Friday 20th. Mercury at 50 in the Morning—60 at Noon and 56 at Night.
Calm clear & pleasant in the Morning—lowering afterwards with the Wind Southe[r]ly.
Rid (after Mr. Dawson & Mr. Lee went away) first to the Ferry plantation, and thence to Dogue run through the Plantation lately rented of Mrs. French which I find less injured by Gullies than I expected.
At the Ferry the people were getting out the wheat and at Dogue run upon the point of finishing sowing the last cut of common corn (about the Houses)—after which I directed them to sow part of the drilled Corn.
In the afternoon Geo. Dunnington, a Tenant of mine in Charles County, Maryland, came in to give an acct. of the situation of the place on which he lives and of the attempts to take part of the Land away by one Strumat.
It ought to have been mentioned on Thursday that the early Corn drilled, in alternate rows, at Muddy hole had been measured; that of it there was only 19 Barrls. of sound corn—3 Barrls. of faulty Corn (fit only for Hogs) and 2 Barrls. of the Common Corn which had got intermixed—In all from these Alternate rows, 24 Barrls. Much rotten & bad corn was found in this early kind & proves as well from the experiment of this year as the last, that it does not do in this climate or soil.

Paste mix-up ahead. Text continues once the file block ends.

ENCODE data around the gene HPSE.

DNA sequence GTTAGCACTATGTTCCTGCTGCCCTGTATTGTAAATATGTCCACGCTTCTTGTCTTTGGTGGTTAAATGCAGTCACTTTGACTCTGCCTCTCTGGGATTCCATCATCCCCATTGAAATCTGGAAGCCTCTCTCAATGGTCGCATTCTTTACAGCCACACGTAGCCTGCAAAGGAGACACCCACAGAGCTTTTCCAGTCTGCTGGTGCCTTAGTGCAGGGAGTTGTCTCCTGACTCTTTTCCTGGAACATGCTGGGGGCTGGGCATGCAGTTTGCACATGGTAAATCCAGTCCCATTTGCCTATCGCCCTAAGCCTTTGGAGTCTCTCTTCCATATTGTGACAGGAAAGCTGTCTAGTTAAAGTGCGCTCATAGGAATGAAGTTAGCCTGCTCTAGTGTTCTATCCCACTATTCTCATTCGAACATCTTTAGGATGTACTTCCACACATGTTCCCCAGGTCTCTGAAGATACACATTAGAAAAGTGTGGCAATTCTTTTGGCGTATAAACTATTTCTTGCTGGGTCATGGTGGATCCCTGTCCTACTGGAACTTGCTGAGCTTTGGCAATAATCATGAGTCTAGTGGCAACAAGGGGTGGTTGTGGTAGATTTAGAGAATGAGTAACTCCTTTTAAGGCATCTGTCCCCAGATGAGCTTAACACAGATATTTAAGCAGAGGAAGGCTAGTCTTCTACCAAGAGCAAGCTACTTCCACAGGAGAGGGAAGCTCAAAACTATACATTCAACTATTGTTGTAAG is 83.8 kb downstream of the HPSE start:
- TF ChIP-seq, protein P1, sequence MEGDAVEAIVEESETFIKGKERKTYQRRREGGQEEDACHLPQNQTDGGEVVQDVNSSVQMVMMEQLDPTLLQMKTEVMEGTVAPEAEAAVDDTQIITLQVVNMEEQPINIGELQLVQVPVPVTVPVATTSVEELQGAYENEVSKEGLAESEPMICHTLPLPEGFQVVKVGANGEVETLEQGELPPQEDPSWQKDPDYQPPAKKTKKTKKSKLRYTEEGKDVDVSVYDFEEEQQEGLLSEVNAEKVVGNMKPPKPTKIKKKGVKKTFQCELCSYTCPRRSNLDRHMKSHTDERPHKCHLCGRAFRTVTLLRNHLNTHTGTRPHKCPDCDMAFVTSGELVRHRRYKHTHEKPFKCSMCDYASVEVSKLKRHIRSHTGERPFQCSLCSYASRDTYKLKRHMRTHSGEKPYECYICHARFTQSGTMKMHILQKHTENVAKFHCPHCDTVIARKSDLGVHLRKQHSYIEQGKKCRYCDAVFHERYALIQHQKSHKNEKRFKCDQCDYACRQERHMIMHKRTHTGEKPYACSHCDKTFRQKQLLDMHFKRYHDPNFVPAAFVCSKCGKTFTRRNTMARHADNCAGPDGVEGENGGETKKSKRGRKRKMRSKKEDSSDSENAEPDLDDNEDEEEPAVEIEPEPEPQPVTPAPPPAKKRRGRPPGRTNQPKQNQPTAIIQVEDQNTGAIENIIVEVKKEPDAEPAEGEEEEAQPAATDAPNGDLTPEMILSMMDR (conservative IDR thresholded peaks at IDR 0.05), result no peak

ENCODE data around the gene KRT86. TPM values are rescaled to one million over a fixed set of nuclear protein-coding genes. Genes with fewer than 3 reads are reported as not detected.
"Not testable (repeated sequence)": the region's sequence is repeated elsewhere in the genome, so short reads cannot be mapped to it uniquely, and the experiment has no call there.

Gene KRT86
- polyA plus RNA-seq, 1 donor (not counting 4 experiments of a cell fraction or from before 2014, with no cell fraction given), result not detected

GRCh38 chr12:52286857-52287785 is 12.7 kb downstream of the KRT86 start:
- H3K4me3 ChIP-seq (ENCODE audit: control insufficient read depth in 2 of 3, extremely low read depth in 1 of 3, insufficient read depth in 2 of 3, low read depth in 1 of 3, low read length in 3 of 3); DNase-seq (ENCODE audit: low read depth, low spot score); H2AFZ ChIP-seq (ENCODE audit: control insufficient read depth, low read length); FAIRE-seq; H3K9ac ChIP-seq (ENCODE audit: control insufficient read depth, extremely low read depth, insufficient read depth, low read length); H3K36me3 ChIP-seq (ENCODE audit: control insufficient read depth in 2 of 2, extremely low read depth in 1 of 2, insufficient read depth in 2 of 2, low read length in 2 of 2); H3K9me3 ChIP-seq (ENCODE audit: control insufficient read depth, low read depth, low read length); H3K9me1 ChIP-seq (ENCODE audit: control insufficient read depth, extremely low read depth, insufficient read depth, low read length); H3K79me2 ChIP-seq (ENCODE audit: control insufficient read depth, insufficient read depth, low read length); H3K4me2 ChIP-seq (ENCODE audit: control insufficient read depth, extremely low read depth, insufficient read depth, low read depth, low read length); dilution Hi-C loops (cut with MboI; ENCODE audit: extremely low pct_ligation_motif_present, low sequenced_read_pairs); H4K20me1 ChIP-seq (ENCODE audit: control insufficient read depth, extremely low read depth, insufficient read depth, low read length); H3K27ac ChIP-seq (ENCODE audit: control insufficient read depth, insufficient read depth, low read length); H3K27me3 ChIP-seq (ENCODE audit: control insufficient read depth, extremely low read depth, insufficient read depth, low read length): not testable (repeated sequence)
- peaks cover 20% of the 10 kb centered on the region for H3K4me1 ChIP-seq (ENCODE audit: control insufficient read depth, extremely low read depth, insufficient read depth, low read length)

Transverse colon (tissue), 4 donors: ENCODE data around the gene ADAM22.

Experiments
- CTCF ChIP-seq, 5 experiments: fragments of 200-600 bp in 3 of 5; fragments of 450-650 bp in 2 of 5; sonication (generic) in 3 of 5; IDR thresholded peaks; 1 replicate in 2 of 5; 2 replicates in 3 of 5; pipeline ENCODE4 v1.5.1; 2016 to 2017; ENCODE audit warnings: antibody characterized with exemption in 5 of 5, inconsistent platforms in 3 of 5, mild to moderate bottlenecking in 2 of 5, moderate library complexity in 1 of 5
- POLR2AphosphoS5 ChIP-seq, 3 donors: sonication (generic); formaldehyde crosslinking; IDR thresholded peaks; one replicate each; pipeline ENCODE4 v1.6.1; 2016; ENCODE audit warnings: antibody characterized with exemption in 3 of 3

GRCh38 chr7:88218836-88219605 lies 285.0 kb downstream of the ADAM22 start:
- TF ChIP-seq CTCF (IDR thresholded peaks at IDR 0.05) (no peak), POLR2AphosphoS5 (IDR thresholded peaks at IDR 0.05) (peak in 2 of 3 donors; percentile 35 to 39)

George Dunnington lived on the land in Maryland which GW had obtained from Daniel Jenifer Adams (see 22 Jan. 1775 and 12 Sept. 1785). In 1790 Dunnington was the head of a household of 10 whites and 15 slaves in Charles County (HEADS OF FAMILIES, MD. description begins Heads of Families at the First Census of the United States Taken in the Year 1790: Maryland. 1907. Reprint. Baltimore, 1965. description ends , 49). one strumat: Capt. John Stromatt in 1790 was the head of a household of 8 whites and 8 slaves in Charles County (HEADS OF FAMILIES, MD. description begins Heads of Families at the First Census of the United States Taken in the Year 1790: Maryland. 1907. Reprint. Baltimore, 1965. description ends , 54).